Left/enviro four-way split will only benefit right-wing NPA in Vancouver byelection Saturday
Former B.C. Liberal candidate Hector Bremner is running for the NPA in the upcoming Vancouver byelection to fill the council seat vacated by Geoff Meggs. (Nick Procaylo/Postmedia)
“Where there is unity there is always victory.” — Publilius Syrus, Roman writer, first century BC
Vancouver’s four civic left-centre/environmental parties are likely headed for a fall on Saturday, Oct. 14, in a byelection for a city councillor and nine Vancouver School Board trustees – and disunity is why.
The right-wing Non-Partisan Association should benefit because a four-way split, between Vision Vancouver, One City, the Vancouver Green Party and an independent backed by the Coalition Of Progressive Electors, will almost surely allow NPA council candidate Hector Bremner to win.
So Bremner, a former B.C. Liberal Party candidate, ex-staffer to interim B.C. Liberal Leader Rich Coleman and a former oil and gas lobbyist, will likely go to council, while an inspirational young refugee and community worker, Vision’s Diego Cardona; COPE-backed Jean Swanson, an Order of Canada social justice activist; One City’s Judy Graves, a longtime advocate for the homeless; and Greens’ Pete Fry, an environmental community activist, all split the rest of the vote — and lose.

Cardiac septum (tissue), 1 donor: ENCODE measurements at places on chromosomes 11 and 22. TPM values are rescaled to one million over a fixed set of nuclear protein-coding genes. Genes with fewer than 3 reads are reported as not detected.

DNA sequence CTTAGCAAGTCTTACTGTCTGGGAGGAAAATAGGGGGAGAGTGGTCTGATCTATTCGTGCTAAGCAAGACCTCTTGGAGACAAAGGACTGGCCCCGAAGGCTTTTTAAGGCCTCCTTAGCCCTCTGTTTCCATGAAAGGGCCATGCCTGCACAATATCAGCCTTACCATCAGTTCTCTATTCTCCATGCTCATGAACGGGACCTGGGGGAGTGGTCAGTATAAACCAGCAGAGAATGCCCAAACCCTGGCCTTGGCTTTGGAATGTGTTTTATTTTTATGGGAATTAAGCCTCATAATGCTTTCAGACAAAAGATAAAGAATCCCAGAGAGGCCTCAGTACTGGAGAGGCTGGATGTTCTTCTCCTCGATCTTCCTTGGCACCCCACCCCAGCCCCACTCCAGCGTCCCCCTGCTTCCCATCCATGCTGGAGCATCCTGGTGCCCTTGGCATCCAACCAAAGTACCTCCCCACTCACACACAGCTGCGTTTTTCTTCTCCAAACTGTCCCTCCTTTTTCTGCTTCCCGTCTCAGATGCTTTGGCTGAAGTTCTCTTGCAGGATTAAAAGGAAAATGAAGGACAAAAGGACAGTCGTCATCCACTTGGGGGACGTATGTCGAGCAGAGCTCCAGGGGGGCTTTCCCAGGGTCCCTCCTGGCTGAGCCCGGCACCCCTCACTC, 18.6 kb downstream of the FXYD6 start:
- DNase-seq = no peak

Brilliant strategy! Like it was written by the NPA and its B.C. Liberal allies to ensure their victory.
And a similar split in the VSB byelection could also mean that the NPA — who shamefully supported the ex-B.C. Liberal government’s undemocratic 2016 firing of the board — could take control of Vancouver’s schools.
Sadly, it’s the classic leftist story of preferring to lose power than compromise and put a little water in their wine.
The Greens, One City and COPE are all unhappy with Vision. After nine years in power, Vision — whom I support — has both achievements and challenges. But the NPA opposes all four parties on most major issues.
The only good thing out of the possible debacle is that it just might show left-centre/enviro parties and voters what happens when unity goes out the window — just in time for full Vancouver elections in October 2018.
It’s reminiscent of the 2000 U.S. presidential election that saw the Green Party’s Ralph Nader siphon off just enough votes to let Republican George W. Bush narrowly defeat Democrat Al Gore. To this day, many progressive voters regret throwing their ballots to Nader — and Gore, and the country, to the wolves.
Politics may change but the need for unity remains the same since the days of ancient Rome — as Vancouver will soon see.